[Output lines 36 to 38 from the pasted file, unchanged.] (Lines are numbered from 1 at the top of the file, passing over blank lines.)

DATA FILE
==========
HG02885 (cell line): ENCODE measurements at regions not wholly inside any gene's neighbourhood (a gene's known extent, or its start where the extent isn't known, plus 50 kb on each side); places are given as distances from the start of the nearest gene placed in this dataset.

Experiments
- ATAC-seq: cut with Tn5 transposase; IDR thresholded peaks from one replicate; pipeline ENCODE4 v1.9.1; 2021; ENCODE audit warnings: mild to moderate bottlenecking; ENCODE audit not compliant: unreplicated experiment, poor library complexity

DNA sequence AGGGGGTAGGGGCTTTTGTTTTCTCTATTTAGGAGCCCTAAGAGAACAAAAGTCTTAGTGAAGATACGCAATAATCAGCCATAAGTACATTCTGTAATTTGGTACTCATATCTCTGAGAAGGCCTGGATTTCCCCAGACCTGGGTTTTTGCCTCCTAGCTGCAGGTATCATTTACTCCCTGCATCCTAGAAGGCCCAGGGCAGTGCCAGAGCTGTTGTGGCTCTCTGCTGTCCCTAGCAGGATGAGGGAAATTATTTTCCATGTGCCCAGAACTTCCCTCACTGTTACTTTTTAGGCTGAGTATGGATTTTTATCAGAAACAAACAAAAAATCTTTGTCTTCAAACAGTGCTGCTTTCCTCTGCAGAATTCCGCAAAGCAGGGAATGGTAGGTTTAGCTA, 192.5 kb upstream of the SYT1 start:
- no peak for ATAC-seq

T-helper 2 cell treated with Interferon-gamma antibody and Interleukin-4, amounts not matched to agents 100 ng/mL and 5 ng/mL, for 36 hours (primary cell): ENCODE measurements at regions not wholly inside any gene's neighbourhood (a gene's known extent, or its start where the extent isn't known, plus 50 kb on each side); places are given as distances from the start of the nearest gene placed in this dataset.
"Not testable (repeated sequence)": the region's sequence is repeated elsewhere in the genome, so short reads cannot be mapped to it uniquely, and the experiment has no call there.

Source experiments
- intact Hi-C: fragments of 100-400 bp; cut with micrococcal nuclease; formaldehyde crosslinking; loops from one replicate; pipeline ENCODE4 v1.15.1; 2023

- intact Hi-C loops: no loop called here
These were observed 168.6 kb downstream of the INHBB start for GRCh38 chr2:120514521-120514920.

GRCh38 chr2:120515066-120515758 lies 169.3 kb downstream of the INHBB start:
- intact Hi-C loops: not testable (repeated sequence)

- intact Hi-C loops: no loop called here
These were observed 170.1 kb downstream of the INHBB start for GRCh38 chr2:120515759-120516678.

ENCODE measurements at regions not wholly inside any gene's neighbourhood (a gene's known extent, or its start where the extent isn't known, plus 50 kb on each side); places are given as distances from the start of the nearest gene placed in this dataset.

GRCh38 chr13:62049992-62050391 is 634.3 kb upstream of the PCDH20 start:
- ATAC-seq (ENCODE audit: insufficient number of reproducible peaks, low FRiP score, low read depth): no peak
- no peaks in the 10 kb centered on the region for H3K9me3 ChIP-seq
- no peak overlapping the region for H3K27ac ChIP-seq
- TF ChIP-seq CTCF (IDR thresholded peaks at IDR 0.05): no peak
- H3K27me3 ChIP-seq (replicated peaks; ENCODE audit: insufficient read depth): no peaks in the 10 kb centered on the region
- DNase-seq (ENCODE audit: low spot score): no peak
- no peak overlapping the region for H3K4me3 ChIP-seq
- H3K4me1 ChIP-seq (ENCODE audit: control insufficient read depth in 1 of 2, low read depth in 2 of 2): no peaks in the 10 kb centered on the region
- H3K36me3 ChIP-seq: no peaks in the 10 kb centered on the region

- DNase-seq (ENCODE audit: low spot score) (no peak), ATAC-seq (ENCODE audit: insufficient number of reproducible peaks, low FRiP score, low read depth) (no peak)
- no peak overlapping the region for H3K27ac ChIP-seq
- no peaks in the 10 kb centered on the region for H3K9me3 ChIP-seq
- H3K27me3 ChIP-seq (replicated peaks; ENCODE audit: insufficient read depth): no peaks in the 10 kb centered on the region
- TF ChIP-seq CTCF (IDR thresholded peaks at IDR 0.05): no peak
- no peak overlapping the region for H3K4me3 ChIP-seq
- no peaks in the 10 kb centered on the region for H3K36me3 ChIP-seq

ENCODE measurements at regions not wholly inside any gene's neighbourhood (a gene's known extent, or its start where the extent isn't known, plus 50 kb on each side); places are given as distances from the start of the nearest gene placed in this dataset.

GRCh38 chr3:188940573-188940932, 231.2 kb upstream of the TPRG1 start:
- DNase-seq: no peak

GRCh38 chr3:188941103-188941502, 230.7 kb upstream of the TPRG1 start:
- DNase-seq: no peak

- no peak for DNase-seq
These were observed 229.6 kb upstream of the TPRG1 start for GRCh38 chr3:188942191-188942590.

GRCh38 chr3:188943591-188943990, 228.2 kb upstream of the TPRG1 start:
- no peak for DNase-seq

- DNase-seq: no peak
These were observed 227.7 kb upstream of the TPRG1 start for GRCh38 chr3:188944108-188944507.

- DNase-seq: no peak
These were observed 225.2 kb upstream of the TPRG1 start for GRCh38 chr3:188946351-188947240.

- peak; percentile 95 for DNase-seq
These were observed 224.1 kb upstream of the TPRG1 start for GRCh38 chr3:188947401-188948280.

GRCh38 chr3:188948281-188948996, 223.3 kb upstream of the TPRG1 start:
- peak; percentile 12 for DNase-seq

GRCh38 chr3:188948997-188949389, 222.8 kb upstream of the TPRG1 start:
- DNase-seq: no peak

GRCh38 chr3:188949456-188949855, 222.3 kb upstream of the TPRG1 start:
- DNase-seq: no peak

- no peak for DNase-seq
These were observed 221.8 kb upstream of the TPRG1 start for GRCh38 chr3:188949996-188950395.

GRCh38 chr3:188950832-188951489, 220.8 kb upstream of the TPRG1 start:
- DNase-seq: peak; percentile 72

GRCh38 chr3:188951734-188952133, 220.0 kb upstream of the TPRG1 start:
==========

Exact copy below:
- DNase-seq: no peak

GRCh38 chr3:188941103-188941502, 230.7 kb upstream of the TPRG1 start:
- DNase-seq: no peak